Australia in the 1950s


Television


In 1954, the Menzies government formally announced the introduction of the new two-tiered television system. A government-funded service would be run by the Australian Broadcasting Commission (ABC), and two commercial services would broadcast from Sydney and Melbourne.

In September 1956, the first Australian TV broadcast took place on Sydney's Channel 9, featuring Bruce Gyngell. On 19 November 1956, the ABC began transmission in Melbourne, just in time to broadcast the Olympic Games. Black-and-white TV created such public interest that people gathered in front of shop windows to watch. Over the decades TV's popularity and accessibility grew and was seen as the dominant factor in the decline of cinema attendances. In 1955, there were 1,644 cinemas in Australia, but this figure had declined to 974 by 1970.

In January 1953, the Menzies government amended the Broadcasting Act 1948 (Cth) granting commercial licenses. This allowed for a dual system of TV ownership; commercial and non-commercial.

Most TV programs in this early period were based on favoured radio formats with musical variety and quiz formats were the most popular. Many programs were imported from the USA and UK, increasing the influence of US culture in Australia. Children's shows were derived from popular literature, particularly heroes and legends. The British-made The Adventures of Robin Hood, starring Richard Greene, was telecast for 143 episodes.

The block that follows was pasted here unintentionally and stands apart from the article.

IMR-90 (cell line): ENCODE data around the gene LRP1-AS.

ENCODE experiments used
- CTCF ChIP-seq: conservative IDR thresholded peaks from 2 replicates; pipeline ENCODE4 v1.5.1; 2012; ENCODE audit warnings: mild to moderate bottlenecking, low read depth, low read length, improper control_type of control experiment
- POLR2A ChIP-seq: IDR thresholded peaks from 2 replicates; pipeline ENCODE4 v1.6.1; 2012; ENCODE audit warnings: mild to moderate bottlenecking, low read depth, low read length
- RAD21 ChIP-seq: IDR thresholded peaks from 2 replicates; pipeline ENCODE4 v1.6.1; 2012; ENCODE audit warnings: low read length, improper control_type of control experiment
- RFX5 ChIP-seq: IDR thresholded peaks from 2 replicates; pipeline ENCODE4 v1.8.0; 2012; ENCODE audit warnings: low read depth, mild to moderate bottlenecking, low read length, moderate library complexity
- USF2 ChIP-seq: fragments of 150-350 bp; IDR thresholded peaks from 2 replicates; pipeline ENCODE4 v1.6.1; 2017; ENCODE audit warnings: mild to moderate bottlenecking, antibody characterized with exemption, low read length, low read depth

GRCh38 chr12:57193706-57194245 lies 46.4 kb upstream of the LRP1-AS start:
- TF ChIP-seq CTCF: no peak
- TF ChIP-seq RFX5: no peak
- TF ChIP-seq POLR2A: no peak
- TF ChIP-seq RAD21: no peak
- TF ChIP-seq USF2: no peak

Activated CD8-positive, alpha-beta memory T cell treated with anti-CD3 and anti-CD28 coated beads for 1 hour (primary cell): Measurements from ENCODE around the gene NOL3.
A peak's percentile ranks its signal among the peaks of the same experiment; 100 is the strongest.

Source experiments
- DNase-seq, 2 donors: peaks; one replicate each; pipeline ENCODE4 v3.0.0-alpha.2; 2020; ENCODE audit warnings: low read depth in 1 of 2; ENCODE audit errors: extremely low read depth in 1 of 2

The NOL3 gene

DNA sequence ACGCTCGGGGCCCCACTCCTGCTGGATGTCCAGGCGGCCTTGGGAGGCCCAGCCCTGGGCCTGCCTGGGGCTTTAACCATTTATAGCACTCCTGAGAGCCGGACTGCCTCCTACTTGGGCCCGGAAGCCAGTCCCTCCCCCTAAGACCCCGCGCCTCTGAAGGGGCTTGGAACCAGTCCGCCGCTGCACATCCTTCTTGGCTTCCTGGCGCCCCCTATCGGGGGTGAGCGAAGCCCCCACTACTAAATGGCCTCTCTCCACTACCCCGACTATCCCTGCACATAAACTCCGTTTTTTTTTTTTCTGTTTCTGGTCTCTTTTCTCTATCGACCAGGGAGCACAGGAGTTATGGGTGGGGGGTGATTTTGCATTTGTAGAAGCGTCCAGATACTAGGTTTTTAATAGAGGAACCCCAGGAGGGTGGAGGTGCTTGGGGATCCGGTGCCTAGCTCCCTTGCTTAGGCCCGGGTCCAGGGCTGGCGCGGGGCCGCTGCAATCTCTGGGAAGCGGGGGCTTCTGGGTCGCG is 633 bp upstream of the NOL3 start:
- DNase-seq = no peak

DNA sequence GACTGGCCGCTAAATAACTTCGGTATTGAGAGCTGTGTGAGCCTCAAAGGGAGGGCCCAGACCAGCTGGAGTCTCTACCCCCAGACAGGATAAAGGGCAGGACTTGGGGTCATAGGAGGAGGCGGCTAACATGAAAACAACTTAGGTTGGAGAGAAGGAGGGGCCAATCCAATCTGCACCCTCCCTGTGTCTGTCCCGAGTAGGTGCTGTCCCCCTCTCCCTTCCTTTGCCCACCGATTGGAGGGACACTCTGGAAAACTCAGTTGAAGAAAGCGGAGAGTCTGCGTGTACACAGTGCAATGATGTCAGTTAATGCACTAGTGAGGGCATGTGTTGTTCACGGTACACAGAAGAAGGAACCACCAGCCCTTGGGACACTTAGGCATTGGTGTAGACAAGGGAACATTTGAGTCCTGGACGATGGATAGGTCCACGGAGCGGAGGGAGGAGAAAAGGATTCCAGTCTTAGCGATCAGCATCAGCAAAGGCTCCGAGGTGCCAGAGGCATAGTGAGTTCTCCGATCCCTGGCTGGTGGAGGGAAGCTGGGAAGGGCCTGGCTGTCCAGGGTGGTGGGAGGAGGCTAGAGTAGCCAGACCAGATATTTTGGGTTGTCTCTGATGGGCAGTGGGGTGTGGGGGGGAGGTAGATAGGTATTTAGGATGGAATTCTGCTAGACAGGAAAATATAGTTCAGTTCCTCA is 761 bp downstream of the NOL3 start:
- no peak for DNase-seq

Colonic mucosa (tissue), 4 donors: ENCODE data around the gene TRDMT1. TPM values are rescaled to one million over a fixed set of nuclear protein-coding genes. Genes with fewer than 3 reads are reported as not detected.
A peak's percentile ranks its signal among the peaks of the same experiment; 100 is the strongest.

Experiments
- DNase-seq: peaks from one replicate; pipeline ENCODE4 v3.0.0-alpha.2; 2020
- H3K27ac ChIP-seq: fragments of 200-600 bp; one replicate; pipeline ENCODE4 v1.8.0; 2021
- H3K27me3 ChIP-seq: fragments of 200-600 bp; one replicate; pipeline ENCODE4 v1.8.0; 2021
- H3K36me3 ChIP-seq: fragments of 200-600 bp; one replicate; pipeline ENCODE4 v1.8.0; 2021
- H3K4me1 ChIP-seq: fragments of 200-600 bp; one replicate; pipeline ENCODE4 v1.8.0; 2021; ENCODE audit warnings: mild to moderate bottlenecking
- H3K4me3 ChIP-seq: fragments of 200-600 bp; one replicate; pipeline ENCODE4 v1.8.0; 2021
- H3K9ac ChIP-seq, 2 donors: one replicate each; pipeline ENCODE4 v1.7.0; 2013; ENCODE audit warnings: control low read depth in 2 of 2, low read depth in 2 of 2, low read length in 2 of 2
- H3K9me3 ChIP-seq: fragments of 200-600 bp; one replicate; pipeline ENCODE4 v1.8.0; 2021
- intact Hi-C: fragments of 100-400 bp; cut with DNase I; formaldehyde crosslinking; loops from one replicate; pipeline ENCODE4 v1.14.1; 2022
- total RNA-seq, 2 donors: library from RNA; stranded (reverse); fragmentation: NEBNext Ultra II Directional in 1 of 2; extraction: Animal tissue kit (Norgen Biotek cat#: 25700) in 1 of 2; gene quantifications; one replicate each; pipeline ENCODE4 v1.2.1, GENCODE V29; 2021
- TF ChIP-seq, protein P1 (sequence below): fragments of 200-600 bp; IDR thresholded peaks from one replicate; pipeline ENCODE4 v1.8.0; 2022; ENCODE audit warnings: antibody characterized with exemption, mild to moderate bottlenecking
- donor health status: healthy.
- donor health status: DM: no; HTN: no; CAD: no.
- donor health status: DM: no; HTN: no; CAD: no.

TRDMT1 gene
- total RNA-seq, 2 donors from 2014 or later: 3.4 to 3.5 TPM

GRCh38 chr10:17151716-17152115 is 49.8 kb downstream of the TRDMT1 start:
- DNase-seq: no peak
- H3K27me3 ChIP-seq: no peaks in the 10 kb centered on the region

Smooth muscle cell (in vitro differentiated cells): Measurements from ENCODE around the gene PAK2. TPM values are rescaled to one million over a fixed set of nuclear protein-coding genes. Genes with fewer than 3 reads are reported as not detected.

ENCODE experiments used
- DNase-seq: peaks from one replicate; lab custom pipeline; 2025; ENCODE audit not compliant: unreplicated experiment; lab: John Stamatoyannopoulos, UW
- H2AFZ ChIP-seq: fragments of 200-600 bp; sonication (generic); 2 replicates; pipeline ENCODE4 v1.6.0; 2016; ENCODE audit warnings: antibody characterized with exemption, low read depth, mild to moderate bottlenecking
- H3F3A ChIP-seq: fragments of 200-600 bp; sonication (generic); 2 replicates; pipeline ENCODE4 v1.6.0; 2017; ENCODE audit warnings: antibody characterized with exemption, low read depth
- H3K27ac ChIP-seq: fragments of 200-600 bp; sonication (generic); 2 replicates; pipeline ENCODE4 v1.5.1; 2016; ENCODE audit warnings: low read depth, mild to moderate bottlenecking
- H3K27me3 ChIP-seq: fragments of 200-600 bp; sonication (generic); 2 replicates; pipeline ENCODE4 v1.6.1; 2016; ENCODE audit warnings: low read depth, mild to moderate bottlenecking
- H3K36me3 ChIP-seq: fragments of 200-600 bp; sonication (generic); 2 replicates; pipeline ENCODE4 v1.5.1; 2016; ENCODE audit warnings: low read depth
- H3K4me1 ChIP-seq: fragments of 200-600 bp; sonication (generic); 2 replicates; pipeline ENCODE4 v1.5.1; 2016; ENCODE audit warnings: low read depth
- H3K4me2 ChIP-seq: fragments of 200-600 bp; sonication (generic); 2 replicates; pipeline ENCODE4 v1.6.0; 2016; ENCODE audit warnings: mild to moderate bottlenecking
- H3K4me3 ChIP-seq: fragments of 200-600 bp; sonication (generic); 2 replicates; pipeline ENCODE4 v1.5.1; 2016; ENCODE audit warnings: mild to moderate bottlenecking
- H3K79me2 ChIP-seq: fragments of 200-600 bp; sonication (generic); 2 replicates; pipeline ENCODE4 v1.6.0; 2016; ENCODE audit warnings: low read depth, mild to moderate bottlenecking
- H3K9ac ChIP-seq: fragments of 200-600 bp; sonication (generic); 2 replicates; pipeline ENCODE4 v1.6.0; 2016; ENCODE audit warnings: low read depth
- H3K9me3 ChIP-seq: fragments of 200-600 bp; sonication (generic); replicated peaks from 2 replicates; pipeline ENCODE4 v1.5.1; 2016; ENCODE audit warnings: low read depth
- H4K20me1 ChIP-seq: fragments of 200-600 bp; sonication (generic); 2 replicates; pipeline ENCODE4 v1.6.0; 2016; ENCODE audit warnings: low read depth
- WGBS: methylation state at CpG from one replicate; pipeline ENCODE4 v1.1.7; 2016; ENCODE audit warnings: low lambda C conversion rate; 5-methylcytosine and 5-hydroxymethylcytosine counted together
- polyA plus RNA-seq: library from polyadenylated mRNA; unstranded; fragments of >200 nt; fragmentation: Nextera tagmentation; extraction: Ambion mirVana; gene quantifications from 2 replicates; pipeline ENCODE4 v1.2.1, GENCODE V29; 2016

A television, c. 1950s


A snapshot of 1958

  • January
    • The first Opera House lottery is held in NSW to raise money for its construction.

  • February
    • The Federal Council for the Advancement of Aboriginals (FCAA) is established and later included Torres Strait Islanders.
    • Among its leaders are Faith Bandler and Chicka Dixon, and the poet Oodgeroo Noonuccal (Kath Walker).

  • August
    • Herb Elliott sets a world record in the mile distance race (3:54.5) at Morton Stadium in Dublin, Ireland.

  • September
    • The ANZAC Day Act 1958 receives Royal Assent, making Anzac Day (25 April) a national public holiday in Australia.

  • October
    • Sir Douglas Mawson, Antarctic explorer and geologist, dies at the age of 76.

  • November
    • The first television episode of Bandstand, hosted by Brian Henderson, goes to air on TCN-9.

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